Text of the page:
Idiopathic intracranial hypertension: demographic profile, clinical features, associations and clinical and visual outcomes in black African patients presenting to St John Eye Hospital

Alli, Hassan Dawood
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Aim To determine and document the demographic profile, clinical features, associations and clinical and visual outcomes in black African patients with idiopathic intracranial hypertension (IIH) attending St John Eye Hospital during 2006 and 2007. Method A retrospective descriptive study was conducted on black African IIH patients. Patient files and data of 21 of 32 IIH patients, seen in the Neuro-ophthalmology clinic at St John Eye Hospital over a two year period (2006 and 2007), were available and this study is based on these 21 patients. All 21 patients fulfilled the modified Dandy criteria for the diagnosis of IIH. Information obtained from files of the 21 patients were recorded on a data capture sheet. The demographics, initial (presenting) and final visual acuities and visual fields, initial and final clinical symptoms and signs, associations and treatment modalities were recorded on the data capture sheet. Visual and clinical outcomes were determined by comparing the final with the initial (presenting) symptoms and signs. The minimum follow-up period between the initial and the final visit was two months. Patients were regarded as legally blind if they had severe to profound visual acuity and/or visual field loss. Results All 21 patients were female and black African. Mean age was 31.2 ± 8.9 years (range 16 – 50 years). Mean period of follow up was 19.9 ± 20.1 months (range 2 – 77 months). 71.4% were obese. All patients presented with symptoms. The commonest presenting symptom was headache (90%) followed by visual loss (67%), transient visual obscurations (38%) and diplopia (29%). The results of the presenting signs were as follows: Seven eyes (17%) had visual acuity loss (most of which were mild [9.5%]), seven patients (33%) had abduction deficits, four patients (9.5%) had unilateral abnormal pupil reactions and all patients had papilloedema. Of the recorded associations seven patients (33%) were hypertensive, six (29%) were on contraception (two [9.5%] were on oral contraception) and two (9.5%) were taking prednisone prior to presentation. After the initial visit, all 21 vi IIH patients were treated with acetazolamide (Diamox) and weight loss was recorded in three patients (14%). Two patients (9.5%) had optic nerve sheath fenestrations (ONSF), two (9.5%) had lumbar-peritoneal shunts (LPS) and six (28.6%) had multiple lumbar punctures (LP’s). The outcome analysis was as follows: Symptoms in 19 patients (90%) improved but 16 patients (76%) still had papilloedema. Two patients (9.5%) had abduction deficits at the final visit. Visual acuity loss occurred in five eyes (12%) at the final visit compared to seven eyes (17%) at the initial visit (presentation). From the initial visit (presentation) to the final visit, visual acuity in seven eyes (16%) improved, 31 eyes (74%) remained stable and four eyes (10%) worsened. Although visual fields in 33 eyes (79%) improved from the initial to the final visit, 36 eyes (86%) still had visual field loss at the final visit. 26% of eyes had severe to profound visual impairment i.e. were legally blind, at the final visit. Conclusion The results of 21 black African IIH patients reported in this study were similar to some other studies with regards to demographics, clinical features and clinical and visual outcomes. An association between IIH and oral contraceptives, steroids and hypertension could not be established. Although symptoms resolved in most patients, a significant number of patients still had papilloedema and visual field loss following treatment. Despite treatment, a quarter of the patients were legally blind at the final visit, indicating that this condition is not benign.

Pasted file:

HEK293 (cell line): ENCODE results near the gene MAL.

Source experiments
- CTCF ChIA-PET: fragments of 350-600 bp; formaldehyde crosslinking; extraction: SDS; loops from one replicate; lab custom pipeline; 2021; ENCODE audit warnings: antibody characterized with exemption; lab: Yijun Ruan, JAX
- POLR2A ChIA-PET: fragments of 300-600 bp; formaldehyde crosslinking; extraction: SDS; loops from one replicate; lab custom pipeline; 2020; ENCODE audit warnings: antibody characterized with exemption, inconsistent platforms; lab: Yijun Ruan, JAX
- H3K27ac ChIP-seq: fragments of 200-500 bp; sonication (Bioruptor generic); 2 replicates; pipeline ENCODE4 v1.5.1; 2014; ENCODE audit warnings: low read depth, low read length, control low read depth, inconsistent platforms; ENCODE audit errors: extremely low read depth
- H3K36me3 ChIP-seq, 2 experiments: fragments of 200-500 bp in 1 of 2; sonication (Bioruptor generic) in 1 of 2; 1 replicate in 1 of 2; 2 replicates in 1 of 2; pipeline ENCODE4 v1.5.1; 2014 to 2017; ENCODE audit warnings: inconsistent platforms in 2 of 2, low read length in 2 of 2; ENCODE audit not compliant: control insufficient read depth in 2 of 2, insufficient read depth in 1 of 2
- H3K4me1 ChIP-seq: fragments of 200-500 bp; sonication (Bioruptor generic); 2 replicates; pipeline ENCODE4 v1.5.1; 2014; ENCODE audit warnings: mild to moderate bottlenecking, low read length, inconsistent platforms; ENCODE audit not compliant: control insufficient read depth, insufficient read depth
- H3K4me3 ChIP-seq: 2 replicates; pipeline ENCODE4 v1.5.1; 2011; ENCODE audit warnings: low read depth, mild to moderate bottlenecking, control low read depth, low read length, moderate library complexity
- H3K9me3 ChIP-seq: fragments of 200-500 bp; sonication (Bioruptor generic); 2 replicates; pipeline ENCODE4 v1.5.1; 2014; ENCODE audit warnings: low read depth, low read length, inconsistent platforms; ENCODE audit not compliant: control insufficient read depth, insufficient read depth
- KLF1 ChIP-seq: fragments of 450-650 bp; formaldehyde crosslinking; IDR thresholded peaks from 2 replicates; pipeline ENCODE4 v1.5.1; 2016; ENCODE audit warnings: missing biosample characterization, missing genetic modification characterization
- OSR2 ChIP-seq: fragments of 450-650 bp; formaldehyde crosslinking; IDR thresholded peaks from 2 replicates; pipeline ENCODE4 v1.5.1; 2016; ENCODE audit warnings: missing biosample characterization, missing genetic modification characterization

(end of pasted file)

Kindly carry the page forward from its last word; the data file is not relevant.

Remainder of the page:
MMed, Ophthalmology, Faculty of Health Sciences, University of the Witwatersrand
intracranial hypertension , visual effects